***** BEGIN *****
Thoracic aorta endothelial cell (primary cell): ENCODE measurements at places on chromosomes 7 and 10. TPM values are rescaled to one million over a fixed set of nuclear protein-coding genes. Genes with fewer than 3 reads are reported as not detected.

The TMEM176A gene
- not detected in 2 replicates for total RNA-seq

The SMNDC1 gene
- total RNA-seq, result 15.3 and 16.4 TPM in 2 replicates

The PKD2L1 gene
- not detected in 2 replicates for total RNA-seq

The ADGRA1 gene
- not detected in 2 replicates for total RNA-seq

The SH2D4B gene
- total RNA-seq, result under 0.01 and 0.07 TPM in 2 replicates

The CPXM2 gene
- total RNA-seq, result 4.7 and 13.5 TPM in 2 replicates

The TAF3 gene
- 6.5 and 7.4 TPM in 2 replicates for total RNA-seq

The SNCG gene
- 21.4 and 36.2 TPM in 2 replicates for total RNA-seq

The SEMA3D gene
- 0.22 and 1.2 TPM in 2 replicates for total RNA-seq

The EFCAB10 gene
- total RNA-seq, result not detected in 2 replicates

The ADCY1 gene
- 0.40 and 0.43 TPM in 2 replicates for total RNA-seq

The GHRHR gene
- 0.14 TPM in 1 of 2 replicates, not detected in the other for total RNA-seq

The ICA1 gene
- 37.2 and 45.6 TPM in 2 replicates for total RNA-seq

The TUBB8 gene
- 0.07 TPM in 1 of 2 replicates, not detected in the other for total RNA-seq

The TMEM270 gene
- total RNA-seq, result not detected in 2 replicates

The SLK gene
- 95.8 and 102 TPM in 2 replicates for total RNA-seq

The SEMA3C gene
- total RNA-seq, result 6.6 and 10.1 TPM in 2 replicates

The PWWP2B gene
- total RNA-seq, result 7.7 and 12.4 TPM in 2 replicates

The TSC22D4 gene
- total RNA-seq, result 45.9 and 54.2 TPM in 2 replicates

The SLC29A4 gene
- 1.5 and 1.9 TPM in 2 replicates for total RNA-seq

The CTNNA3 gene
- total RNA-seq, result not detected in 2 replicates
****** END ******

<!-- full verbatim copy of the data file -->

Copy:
Thoracic aorta endothelial cell (primary cell): ENCODE measurements at places on chromosomes 7 and 10. TPM values are rescaled to one million over a fixed set of nuclear protein-coding genes. Genes with fewer than 3 reads are reported as not detected.

The TMEM176A gene
- not detected in 2 replicates for total RNA-seq

The SMNDC1 gene
- total RNA-seq, result 15.3 and 16.4 TPM in 2 replicates

The PKD2L1 gene
- not detected in 2 replicates for total RNA-seq

The ADGRA1 gene
- not detected in 2 replicates for total RNA-seq

The SH2D4B gene
- total RNA-seq, result under 0.01 and 0.07 TPM in 2 replicates

The CPXM2 gene
- total RNA-seq, result 4.7 and 13.5 TPM in 2 replicates

The TAF3 gene
- 6.5 and 7.4 TPM in 2 replicates for total RNA-seq

The SNCG gene
- 21.4 and 36.2 TPM in 2 replicates for total RNA-seq

The SEMA3D gene
- 0.22 and 1.2 TPM in 2 replicates for total RNA-seq

The EFCAB10 gene
- total RNA-seq, result not detected in 2 replicates

The ADCY1 gene
- 0.40 and 0.43 TPM in 2 replicates for total RNA-seq

The GHRHR gene
- 0.14 TPM in 1 of 2 replicates, not detected in the other for total RNA-seq

The ICA1 gene
- 37.2 and 45.6 TPM in 2 replicates for total RNA-seq

The TUBB8 gene
- 0.07 TPM in 1 of 2 replicates, not detected in the other for total RNA-seq

The TMEM270 gene
- total RNA-seq, result not detected in 2 replicates

The SLK gene
- 95.8 and 102 TPM in 2 replicates for total RNA-seq

The SEMA3C gene
- total RNA-seq, result 6.6 and 10.1 TPM in 2 replicates

The PWWP2B gene
- total RNA-seq, result 7.7 and 12.4 TPM in 2 replicates

The TSC22D4 gene
- total RNA-seq, result 45.9 and 54.2 TPM in 2 replicates

The SLC29A4 gene
- 1.5 and 1.9 TPM in 2 replicates for total RNA-seq

The CTNNA3 gene
- total RNA-seq, result not detected in 2 replicates